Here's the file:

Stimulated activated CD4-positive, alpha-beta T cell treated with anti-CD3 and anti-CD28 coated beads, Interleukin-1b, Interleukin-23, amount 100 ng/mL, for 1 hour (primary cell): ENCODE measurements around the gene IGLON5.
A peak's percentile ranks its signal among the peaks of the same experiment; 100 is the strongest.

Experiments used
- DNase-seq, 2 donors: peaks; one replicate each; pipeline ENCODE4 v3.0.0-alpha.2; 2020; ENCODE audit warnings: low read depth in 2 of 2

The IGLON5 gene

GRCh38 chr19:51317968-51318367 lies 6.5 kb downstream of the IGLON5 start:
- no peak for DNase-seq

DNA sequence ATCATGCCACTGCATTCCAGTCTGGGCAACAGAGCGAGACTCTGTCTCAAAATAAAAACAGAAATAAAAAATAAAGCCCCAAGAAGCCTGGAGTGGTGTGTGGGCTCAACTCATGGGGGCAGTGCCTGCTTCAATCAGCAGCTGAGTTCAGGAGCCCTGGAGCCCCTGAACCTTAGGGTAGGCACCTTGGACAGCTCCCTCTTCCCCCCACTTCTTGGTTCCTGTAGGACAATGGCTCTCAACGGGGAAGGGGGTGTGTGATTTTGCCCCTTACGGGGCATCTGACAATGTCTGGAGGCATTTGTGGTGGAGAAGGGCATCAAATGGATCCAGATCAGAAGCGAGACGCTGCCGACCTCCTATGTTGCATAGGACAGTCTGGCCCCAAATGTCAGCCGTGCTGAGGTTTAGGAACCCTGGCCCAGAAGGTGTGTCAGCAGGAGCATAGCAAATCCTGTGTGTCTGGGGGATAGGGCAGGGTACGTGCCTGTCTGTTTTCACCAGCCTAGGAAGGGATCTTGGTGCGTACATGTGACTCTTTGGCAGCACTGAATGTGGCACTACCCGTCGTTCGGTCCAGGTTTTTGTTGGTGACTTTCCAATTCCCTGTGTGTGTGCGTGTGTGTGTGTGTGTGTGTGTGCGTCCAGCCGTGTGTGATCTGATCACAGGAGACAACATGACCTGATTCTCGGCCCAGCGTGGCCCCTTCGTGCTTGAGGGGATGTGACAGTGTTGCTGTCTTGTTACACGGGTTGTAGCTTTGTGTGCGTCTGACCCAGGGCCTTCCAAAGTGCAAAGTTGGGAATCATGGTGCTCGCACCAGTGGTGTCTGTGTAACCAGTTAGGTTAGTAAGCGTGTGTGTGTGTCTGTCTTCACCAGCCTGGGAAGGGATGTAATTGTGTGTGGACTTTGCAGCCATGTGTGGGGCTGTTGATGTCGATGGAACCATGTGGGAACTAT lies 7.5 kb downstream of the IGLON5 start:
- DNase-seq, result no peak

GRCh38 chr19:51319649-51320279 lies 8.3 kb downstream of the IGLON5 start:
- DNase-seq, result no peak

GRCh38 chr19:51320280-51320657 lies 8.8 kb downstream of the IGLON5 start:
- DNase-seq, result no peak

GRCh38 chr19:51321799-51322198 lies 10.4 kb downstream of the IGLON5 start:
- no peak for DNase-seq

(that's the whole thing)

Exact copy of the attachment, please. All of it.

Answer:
Stimulated activated CD4-positive, alpha-beta T cell treated with anti-CD3 and anti-CD28 coated beads, Interleukin-1b, Interleukin-23, amount 100 ng/mL, for 1 hour (primary cell): ENCODE measurements around the gene IGLON5.
A peak's percentile ranks its signal among the peaks of the same experiment; 100 is the strongest.

Experiments used
- DNase-seq, 2 donors: peaks; one replicate each; pipeline ENCODE4 v3.0.0-alpha.2; 2020; ENCODE audit warnings: low read depth in 2 of 2

The IGLON5 gene

GRCh38 chr19:51317968-51318367 lies 6.5 kb downstream of the IGLON5 start:
- no peak for DNase-seq

DNA sequence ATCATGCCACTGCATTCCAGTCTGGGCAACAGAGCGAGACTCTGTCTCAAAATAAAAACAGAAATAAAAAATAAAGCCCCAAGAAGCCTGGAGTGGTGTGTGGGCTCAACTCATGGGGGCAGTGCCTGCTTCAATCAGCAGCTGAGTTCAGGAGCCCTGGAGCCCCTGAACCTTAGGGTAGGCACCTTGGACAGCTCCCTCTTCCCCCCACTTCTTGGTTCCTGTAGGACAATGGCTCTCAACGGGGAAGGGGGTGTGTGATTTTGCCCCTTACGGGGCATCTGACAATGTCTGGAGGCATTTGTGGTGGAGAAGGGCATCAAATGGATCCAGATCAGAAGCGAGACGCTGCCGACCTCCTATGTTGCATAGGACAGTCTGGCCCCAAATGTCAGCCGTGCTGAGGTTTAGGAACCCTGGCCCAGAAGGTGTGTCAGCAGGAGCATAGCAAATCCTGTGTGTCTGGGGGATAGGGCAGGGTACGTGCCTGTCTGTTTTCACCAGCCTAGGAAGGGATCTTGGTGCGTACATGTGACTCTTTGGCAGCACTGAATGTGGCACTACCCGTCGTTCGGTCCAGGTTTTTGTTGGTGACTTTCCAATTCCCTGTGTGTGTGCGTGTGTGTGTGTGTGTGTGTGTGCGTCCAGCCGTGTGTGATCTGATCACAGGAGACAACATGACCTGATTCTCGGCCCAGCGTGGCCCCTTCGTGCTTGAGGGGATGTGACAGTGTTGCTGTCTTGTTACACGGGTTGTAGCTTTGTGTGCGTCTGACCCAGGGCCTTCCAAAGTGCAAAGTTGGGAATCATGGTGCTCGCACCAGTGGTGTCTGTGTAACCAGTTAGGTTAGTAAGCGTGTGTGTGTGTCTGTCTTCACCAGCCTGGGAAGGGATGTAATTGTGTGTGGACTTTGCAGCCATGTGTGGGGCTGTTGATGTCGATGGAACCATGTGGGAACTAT lies 7.5 kb downstream of the IGLON5 start:
- DNase-seq, result no peak

GRCh38 chr19:51319649-51320279 lies 8.3 kb downstream of the IGLON5 start:
- DNase-seq, result no peak

GRCh38 chr19:51320280-51320657 lies 8.8 kb downstream of the IGLON5 start:
- DNase-seq, result no peak

GRCh38 chr19:51321799-51322198 lies 10.4 kb downstream of the IGLON5 start:
- no peak for DNase-seq